Tarnished Patriots? Nope, Don Shula Is On Crack

Bryan GoldbergSenior Writer INovember 6, 2007

IconSo let's get this straight...

Don Shula, arguably the most respected living football coach, has gone on record saying that the Patriots' phenomenal accomplishments should have an asterisk next to them in the record book?

And, he's taken it one step further by likening Bill Belichick and Co. to Barry Bonds and other steroid-using individuals?

And, he's done all this with full knowledge that he, more so than anybody else, will be called upon to offer historical insight on the situation if the Patriots do indeed run the table?

Is Don Shula on crack?

Maybe I slept through the phenomenal game that took place 48 hours ago, but it didn't look to me like Tom Brady and the Patriots were cheating their way to a road victory over a very impressive Colts team.

It didn't look to me like Randy Moss's breathtaking ability to catch and hold onto the ball was being unfairly aided by Videogate.

It doesn't look to me like there's a football team that has done more to stun the American public than this New England Patriots team (and, no, I've never liked them, but still...)

To hear a great man like Don Shula make such sour-grapes comments is truly upsetting. I'm disappointed in him, and I'm disappointed that the same hurtful rhetoric that has sullied the last three baseball seasons is now making its way to football.

To draw an analogy, it was very painful to see a great legend like Hank Aaron get forced into the ring because he happened to be the record-holder.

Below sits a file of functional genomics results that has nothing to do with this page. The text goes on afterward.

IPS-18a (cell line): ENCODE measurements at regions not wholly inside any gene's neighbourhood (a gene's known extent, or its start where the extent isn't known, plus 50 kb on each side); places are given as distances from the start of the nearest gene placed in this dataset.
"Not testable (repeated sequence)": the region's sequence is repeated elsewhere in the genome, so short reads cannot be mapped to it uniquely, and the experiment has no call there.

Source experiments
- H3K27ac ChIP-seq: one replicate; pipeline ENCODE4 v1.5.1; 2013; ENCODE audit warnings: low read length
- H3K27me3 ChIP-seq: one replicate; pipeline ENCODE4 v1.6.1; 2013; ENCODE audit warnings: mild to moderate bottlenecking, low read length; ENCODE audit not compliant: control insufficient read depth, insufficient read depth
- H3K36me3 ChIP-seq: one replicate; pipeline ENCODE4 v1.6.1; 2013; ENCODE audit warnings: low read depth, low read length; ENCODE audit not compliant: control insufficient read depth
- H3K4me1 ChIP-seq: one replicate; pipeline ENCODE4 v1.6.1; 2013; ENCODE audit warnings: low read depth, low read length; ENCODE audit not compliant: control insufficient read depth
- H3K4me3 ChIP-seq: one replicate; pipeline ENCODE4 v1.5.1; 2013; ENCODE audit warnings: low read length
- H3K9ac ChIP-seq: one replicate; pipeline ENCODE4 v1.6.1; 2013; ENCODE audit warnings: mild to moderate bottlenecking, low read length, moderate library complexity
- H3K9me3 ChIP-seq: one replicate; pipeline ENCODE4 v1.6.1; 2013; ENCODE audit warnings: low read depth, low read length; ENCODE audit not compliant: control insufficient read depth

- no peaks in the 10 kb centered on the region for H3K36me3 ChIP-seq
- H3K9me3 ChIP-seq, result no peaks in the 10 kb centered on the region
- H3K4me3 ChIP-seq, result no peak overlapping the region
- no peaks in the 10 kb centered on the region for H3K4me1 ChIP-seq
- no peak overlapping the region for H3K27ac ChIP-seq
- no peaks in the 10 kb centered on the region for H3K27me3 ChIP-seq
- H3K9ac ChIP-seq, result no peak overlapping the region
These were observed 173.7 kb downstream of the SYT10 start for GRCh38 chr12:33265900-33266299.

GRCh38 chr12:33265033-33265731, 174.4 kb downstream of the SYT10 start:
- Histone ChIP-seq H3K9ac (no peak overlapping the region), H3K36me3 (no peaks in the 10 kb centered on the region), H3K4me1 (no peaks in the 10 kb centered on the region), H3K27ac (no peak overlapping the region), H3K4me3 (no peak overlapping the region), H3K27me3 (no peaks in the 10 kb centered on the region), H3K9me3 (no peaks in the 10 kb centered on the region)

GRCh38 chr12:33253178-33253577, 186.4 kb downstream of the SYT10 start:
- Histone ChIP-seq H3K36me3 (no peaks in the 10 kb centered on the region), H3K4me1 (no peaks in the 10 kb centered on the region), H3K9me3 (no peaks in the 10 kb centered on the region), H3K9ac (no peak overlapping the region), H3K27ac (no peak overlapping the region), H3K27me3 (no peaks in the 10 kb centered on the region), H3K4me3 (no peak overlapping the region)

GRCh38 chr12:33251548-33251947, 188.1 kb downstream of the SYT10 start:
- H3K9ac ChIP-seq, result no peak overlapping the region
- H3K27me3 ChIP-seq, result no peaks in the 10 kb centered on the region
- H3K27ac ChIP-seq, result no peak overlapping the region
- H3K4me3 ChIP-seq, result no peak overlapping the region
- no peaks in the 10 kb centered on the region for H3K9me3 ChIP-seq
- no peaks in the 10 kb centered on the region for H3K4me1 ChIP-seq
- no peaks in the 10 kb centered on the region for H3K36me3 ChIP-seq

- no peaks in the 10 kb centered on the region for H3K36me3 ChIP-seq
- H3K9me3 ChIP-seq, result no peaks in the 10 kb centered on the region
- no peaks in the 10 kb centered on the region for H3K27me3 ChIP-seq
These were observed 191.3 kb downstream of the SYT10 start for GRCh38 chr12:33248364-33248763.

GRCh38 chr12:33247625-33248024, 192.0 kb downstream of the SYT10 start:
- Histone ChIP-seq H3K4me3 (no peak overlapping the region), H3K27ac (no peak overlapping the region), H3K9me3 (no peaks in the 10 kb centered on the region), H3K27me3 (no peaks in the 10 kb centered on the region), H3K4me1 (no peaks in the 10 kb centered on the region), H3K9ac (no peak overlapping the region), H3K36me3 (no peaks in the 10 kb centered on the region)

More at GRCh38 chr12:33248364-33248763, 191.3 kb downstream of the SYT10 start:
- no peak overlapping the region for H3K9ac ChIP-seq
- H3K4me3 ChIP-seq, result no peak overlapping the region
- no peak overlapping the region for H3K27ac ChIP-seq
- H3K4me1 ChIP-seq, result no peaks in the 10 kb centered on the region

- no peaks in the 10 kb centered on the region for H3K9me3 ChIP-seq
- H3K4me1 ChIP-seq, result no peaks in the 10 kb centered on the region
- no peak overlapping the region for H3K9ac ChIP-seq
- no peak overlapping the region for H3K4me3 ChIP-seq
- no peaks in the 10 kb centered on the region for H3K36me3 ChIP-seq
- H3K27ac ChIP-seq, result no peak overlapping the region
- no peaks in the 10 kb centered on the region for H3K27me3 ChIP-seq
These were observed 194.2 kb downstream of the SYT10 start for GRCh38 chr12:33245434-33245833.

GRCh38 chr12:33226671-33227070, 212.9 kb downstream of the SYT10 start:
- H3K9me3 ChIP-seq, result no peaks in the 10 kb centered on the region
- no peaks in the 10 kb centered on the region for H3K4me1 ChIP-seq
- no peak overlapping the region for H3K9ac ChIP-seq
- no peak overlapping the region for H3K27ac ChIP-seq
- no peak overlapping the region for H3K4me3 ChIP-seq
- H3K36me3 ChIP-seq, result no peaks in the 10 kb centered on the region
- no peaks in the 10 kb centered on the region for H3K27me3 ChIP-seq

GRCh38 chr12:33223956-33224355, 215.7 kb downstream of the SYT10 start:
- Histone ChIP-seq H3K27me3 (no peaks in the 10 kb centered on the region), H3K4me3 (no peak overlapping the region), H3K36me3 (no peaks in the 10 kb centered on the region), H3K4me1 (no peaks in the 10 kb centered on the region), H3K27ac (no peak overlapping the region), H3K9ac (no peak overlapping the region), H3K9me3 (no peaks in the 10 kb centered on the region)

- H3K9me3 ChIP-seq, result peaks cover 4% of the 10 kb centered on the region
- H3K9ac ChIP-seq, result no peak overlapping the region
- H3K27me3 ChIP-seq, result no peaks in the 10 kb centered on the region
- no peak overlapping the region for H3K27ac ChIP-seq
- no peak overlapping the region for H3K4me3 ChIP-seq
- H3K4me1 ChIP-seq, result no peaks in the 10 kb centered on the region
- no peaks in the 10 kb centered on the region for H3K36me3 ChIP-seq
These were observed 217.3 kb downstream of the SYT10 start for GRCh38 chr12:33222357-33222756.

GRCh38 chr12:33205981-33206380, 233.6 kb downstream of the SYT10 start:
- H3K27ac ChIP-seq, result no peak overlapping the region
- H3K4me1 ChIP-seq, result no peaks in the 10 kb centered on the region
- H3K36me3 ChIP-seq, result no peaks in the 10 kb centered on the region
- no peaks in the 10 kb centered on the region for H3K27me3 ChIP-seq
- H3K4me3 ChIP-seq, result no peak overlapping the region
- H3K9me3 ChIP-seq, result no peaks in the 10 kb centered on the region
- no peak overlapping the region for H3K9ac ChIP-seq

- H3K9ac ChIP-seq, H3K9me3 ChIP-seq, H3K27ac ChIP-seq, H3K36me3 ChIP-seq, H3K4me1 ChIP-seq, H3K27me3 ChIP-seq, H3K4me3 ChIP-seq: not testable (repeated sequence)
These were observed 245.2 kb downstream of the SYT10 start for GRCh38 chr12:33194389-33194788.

That's not to say that Hank Aaron's legitimate distaste for Barry Bonds was unjustified—Hank Aaron had to do something. He had no choice.

That's simply not the case with "Videogate." It's just not comparable. Not even a little bit.

Shula could have kept his big mouth to himself...and he opted not to.

With his words, and because of his stature, Don Shula has opened an enormous can of worms. It doesn't matter what happens now.

If the Patriots go 16-0, there will ALWAYS be a sense of controversy. It won't be as big as the 756  controversy, but there will be that little inkling of doubt.

And it's all because Don Shula opened his mouth and said some very dumb stuff.

Going forward, Patriots fans will no doubt harbor a lot of ill will towards Shula. And I'm here to let them know that even though I am not and never will be a Pats fan, I share their annoyance.

Why?

Because painful controversies are bad for the sports that we have spent our whole lives loving—whether those controversies pertain to our favorite coaches or players, or to our opponents.  

Don Shula has let everybody down, and his sage-like status should not deter anybody from putting him in his place.

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